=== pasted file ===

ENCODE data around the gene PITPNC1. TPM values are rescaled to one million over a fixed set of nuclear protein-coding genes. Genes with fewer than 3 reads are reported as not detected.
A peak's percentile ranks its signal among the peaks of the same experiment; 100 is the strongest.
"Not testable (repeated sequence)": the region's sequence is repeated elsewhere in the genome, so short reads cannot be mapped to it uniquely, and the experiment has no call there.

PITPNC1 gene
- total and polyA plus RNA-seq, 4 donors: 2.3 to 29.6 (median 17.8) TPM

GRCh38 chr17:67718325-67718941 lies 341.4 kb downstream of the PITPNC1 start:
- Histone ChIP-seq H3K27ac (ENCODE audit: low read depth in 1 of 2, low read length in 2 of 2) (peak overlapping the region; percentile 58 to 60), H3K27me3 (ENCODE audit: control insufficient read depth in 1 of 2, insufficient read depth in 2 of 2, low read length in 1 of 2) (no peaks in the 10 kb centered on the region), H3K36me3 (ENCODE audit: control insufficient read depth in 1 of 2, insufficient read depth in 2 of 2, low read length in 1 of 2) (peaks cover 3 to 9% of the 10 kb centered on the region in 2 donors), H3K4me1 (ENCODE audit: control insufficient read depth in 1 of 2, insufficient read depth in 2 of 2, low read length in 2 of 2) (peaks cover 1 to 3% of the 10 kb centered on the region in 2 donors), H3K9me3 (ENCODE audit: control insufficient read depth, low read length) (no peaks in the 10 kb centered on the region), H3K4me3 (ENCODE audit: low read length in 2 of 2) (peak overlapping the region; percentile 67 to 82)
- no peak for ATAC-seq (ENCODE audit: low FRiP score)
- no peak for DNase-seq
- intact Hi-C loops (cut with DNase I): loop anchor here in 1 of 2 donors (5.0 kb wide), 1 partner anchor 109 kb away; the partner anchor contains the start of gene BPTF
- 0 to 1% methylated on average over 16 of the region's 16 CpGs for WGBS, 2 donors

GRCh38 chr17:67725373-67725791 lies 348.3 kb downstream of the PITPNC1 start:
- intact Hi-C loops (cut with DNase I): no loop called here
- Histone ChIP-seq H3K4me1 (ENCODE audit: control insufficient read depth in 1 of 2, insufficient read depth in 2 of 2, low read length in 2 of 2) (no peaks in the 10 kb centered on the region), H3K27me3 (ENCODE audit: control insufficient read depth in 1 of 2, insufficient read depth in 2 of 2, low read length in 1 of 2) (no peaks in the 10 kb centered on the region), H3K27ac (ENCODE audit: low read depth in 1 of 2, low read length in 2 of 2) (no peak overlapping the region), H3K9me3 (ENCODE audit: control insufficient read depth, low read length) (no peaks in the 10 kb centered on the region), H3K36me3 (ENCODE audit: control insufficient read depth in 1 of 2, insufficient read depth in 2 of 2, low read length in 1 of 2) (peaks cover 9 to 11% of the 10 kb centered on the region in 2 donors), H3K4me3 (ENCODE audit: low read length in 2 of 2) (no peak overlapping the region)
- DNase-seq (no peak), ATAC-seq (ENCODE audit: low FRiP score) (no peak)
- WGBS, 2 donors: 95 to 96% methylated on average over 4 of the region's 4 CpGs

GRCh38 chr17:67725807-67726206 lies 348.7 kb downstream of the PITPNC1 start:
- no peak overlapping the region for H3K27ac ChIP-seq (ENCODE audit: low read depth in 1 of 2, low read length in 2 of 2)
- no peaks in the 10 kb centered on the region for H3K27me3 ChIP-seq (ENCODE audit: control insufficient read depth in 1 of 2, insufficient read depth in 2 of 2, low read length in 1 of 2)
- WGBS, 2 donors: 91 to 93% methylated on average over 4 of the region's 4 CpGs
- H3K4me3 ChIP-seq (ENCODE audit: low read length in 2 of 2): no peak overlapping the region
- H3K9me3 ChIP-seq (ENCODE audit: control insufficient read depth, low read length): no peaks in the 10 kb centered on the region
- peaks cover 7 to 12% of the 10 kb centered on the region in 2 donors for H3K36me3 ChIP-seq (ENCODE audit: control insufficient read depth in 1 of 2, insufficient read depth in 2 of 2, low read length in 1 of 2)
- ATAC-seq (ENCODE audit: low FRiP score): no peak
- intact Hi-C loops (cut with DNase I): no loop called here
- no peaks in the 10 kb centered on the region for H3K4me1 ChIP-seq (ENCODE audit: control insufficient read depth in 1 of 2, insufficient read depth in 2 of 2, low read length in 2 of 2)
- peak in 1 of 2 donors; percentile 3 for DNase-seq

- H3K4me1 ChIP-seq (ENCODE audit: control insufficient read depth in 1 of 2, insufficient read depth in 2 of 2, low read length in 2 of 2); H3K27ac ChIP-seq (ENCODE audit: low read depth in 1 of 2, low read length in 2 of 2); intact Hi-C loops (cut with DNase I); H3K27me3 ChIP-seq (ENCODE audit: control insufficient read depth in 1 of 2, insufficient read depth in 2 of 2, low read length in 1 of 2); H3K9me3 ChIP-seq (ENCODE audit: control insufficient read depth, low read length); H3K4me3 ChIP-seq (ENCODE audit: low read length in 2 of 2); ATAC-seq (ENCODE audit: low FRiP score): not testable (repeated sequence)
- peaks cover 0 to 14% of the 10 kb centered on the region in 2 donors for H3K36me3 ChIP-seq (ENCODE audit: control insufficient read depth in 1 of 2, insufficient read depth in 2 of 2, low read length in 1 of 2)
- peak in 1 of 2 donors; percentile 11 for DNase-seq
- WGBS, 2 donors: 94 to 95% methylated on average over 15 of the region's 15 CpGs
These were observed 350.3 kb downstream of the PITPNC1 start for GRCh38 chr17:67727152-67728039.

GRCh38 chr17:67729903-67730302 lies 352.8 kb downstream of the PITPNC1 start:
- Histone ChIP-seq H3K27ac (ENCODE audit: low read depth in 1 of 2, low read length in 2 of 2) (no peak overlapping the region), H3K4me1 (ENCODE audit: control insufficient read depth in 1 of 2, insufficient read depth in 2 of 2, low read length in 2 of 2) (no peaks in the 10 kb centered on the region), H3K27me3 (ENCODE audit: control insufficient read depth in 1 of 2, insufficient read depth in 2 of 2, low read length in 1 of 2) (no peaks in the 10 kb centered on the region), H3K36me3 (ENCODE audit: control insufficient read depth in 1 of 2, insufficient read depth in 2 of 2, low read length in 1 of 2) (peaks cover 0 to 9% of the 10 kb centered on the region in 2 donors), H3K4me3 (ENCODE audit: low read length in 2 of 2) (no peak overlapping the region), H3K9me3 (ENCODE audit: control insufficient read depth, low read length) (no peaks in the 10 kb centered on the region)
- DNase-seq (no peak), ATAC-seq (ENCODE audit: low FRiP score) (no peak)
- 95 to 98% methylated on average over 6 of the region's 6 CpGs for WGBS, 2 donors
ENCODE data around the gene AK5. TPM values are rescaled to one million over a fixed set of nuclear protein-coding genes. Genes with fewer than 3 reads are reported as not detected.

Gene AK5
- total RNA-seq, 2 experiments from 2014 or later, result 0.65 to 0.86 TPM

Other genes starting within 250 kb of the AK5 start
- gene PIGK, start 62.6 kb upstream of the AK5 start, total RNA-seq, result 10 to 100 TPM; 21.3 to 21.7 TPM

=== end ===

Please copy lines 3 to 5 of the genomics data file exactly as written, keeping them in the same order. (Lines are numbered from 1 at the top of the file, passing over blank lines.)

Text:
"Not testable (repeated sequence)": the region's sequence is repeated elsewhere in the genome, so short reads cannot be mapped to it uniquely, and the experiment has no call there.

PITPNC1 gene
- total and polyA plus RNA-seq, 4 donors: 2.3 to 29.6 (median 17.8) TPM